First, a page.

“Antebellum New Orleans sat at the heart of America’s slave and cotton kingdoms. But it was also the nation’s necropolis, the city of the dead, with yellow fever routinely killing about 8 percent of its population between July and October. In some neighborhoods — particularly those with high densities of immunologically-naive recent immigrants from Germany, Ireland and the American North — yellow fever deaths could reach 20 or even 30 percent.

These repeated epidemics generated a hierarchy of ‘acclimated’ survivors who leveraged their immunity for social, economic and political power and ‘unacclimated’ recent immigrants who languished in social and professional purgatory. Until whites could prove they were acclimated, they struggled to find steady, well-paid employment, housing, spouses and a political voice. From the employer’s perspective, it wasted time and money to train someone for a detail-oriented job only to watch him sicken and die by the autumn.”

How did this affect slavery?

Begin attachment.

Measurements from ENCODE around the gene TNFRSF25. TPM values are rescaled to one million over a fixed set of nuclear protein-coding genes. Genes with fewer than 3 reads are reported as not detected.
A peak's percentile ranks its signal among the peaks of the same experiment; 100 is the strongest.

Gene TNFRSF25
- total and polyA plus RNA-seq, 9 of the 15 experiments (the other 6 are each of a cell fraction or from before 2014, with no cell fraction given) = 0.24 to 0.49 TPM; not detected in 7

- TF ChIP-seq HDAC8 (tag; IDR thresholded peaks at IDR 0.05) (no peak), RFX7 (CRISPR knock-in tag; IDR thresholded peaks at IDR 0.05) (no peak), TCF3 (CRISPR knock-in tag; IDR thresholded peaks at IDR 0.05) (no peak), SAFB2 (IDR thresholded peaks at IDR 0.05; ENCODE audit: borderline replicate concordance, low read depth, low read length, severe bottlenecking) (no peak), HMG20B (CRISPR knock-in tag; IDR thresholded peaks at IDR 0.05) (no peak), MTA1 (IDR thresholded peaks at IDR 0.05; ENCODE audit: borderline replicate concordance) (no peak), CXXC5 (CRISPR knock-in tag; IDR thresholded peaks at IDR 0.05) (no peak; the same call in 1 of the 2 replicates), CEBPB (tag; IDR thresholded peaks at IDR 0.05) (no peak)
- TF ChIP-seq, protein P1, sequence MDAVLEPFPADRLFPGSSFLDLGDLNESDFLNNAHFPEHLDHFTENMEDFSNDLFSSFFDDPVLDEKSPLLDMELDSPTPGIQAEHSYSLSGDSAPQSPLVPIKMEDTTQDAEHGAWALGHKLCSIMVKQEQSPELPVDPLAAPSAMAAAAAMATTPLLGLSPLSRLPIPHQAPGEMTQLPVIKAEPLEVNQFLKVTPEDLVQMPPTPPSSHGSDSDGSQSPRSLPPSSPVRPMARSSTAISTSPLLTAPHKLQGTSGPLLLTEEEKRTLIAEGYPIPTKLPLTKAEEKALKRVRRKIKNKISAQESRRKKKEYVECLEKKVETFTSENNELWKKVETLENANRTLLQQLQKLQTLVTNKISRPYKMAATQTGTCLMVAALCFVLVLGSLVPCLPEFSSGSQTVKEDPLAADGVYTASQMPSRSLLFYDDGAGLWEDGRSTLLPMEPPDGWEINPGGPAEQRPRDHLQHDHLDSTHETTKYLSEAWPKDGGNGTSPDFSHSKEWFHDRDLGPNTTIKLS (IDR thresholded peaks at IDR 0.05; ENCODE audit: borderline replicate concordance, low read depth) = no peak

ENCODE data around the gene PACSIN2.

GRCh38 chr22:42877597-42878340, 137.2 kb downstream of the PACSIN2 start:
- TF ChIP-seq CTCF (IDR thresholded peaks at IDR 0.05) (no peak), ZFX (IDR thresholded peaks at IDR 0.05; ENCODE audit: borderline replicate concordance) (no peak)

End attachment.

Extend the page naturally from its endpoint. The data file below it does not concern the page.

“Because of the disease, the commercial-civic elite of New Orleans argued that they required large-scale black slavery — publicly proclaiming that black people were naturally immune to the disease based on spurious and racially-specific visions of medicine and biology. It became a powerful proslavery argument with many whites claiming that black slavery was natural, even humanitarian, as it distanced white people from labor, spaces and activities that would kill them. Some even argued black immunity signaled divine sanction for widespread slavery, with God creating black slaves specifically to labor in the cane and sugar fields of the Mississippi Valley.

But in private, most slavers would not buy an unacclimated slave. The slave market essentially shut down in August, September and October in order to protect the health of potential buyers and their valuable slave property. This inconsistency suggests that the widespread belief in black immunity was less a reflection of biological reality but instead a social tool, a means to epidemiologically-justify racial slavery.”